Boom For Remote Collaboration In Broadcasting

Many businesses and individuals have had to adapt rapidly to remote online working and in many cases adopted innovative approaches to distant collaboration.

Broadcasting and content production are no exceptions, although again like other industries there are inevitably winners and losers, depending on the sector and use case.

Clearly those service and technology providers dependent on sports and live events have suffered badly, while production of series and movies has almost entirely ground to a halt. On the other hand, those involved in news, analysis and documentaries are in a far better position, especially if they adapt well to the dramatically changed operational and logistical circumstances.

Related to this and again in common with other fields, the crisis is also accelerating trends that were already taking place, with not surprisingly remote collaboration being a prime example. It is indeed fortunate that the crisis had not occurred earlier when online collaborative tools were less mature or proven and the impact on many industries would have been correspondingly more severe.

In broadcasting, remote collaboration has blossomed relatively recently, with a milestone being passed in 2016 when the famous Panama Papers saga broke in one of the biggest leaks in the history of journalism. Around 11.5 million secret files on offshore tax haven transactions implicating over 140 politicians among others were leaked from more than 50 countries, connected to offshore companies in 21 tax havens. In total 214,488 offshore entities were revealed, some dating back to the 1970s, prompting investigations, some of which are still ongoing.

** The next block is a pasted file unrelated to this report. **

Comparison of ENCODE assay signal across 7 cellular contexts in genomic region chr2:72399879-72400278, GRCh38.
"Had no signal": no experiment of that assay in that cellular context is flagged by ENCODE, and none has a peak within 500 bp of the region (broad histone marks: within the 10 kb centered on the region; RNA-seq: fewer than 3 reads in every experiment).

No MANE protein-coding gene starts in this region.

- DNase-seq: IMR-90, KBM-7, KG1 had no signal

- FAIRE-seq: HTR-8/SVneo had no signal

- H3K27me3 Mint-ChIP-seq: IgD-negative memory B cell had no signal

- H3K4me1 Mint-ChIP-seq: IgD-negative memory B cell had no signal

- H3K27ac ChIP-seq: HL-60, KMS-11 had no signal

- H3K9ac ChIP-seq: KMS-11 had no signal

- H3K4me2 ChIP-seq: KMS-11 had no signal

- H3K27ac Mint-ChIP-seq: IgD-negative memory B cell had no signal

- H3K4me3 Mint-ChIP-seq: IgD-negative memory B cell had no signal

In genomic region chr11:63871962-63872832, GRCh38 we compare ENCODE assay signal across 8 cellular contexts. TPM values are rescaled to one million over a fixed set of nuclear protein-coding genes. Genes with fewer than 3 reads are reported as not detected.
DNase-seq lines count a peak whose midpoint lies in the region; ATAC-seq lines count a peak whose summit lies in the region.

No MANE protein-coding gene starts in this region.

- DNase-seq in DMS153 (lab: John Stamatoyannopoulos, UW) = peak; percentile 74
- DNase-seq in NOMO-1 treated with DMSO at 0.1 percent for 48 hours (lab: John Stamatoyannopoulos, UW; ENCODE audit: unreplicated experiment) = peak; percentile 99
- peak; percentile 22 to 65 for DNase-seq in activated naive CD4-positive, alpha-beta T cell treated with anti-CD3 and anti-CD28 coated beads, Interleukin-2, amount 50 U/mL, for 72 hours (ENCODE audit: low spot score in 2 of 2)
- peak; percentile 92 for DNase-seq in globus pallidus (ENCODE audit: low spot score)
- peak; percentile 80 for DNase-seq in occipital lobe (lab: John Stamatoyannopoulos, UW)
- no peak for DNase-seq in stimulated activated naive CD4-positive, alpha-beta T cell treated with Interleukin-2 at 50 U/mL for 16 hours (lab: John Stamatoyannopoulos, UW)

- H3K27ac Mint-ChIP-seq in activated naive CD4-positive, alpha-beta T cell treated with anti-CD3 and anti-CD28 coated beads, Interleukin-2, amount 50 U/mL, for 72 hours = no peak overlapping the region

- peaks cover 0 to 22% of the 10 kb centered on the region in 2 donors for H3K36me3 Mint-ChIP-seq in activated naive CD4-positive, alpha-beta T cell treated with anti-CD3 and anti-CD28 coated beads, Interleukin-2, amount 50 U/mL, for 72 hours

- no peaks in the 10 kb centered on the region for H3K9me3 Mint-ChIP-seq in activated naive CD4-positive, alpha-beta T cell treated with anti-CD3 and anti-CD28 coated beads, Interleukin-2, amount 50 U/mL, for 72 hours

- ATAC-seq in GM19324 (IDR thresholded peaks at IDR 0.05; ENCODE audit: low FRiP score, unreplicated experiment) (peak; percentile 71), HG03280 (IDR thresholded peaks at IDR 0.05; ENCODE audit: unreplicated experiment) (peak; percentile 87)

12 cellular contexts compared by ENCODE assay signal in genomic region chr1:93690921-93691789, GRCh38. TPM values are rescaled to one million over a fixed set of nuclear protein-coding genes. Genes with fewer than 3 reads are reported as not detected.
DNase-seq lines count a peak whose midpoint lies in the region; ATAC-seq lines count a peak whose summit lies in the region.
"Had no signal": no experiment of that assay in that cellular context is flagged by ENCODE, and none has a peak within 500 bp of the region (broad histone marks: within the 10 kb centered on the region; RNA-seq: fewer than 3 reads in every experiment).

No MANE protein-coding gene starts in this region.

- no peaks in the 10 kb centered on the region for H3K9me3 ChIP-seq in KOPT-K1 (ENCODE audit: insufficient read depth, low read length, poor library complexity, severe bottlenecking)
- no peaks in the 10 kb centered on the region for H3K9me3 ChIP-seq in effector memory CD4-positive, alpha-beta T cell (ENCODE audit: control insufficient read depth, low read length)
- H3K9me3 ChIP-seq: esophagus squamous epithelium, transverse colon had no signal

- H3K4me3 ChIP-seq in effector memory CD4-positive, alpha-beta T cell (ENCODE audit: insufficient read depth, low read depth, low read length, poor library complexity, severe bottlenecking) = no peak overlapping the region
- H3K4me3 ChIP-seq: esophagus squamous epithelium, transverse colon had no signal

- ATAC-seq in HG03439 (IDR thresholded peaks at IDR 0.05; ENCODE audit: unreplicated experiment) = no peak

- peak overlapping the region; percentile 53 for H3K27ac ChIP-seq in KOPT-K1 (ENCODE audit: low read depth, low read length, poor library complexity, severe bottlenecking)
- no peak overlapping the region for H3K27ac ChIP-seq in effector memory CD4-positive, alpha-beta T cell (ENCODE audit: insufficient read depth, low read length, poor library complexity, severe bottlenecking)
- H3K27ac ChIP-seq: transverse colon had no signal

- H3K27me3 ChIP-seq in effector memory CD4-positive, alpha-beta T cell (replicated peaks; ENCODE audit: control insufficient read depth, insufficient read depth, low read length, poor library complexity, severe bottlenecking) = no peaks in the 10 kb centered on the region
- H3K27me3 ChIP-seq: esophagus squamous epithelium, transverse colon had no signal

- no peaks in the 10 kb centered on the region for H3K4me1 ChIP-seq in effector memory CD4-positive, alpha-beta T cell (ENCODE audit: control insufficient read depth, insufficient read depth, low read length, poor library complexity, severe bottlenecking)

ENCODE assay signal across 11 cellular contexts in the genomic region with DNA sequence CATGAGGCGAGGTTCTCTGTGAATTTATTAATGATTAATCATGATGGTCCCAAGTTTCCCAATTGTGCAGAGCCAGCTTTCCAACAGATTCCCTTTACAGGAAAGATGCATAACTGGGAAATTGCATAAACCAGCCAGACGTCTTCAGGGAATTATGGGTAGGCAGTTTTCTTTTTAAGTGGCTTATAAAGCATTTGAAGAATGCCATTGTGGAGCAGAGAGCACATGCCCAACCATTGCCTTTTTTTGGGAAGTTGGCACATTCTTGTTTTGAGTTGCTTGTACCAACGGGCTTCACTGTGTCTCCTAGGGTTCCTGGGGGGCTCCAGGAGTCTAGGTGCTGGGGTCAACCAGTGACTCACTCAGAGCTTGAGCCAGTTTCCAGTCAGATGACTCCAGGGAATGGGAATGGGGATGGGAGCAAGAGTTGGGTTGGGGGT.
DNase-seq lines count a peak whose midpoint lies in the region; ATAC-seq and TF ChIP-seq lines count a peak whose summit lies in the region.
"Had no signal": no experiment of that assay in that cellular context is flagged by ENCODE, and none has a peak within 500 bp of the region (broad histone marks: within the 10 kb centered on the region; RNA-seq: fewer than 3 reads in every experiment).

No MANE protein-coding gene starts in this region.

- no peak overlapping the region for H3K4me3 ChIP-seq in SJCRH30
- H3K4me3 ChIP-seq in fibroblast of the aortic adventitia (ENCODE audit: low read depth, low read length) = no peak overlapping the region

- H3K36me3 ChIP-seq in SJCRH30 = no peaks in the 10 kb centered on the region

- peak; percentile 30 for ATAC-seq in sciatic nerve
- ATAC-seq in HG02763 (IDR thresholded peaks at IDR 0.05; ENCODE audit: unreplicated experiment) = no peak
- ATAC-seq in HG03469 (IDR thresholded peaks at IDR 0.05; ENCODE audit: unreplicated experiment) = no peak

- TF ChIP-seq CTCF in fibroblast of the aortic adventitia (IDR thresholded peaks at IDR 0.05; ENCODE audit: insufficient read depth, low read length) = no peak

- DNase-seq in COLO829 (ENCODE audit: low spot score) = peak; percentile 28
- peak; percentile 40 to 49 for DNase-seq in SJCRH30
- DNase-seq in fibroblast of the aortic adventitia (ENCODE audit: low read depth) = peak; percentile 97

The point here is that investigations into the case brought together journalists in many countries to examine those leaked documents, pooling resources to achieve the scale needed to conduct sufficiently forensic analysis on so many. This joint project was facilitated by a virtual newsroom involving both print and TV journalists, leading to a surge in use of online collaborative software (OCS), bringing down the price as well as improving functionality and ease of use.

Such software varies in functionality and target use case, but usually includes a mix of business communication including email, office productivity and web conferencing, community platforms, project management and cloud storage. Some are focused on news gathering in general, others are oriented towards audio and music production perhaps with a video component, such as Paris-based Ohm Studio and the open source Jack Trip.

Naturally use of such tools has boomed during the Covid-19 lockdowns as musicians for example are forced to work remotely, but as in the case of online production of TV shows distributed across multiple small sites or homes, latency has raised its ugly head. Although audio consumes less bandwidth than video that does not do much to reduce delay associated with round trip signal times, which are governed by switching and the speed of electrons along a wire, or light down optical fibers.

As a rule of thumb, live productions involving collaboration among multiple sites start to suffer when round trip latency between any two of them exceeds 20 milliseconds and beyond 60 seconds it becomes practically impossible. Light travels about 1864 miles (3000 Kms) in 10 milliseconds, but in practice because electrons are slower than that in wires and light is impeded during switching and opto-electrical conversion among other things, round trip delays will be about double that at least. Therefore the practical limit is about 900 miles, or usually less when factors such as IP throttling and error correction are taken into account. Therefore, as has been found in gaming, in practice latency confines sessions to localities and inter-continental collaboration at that level is impossible.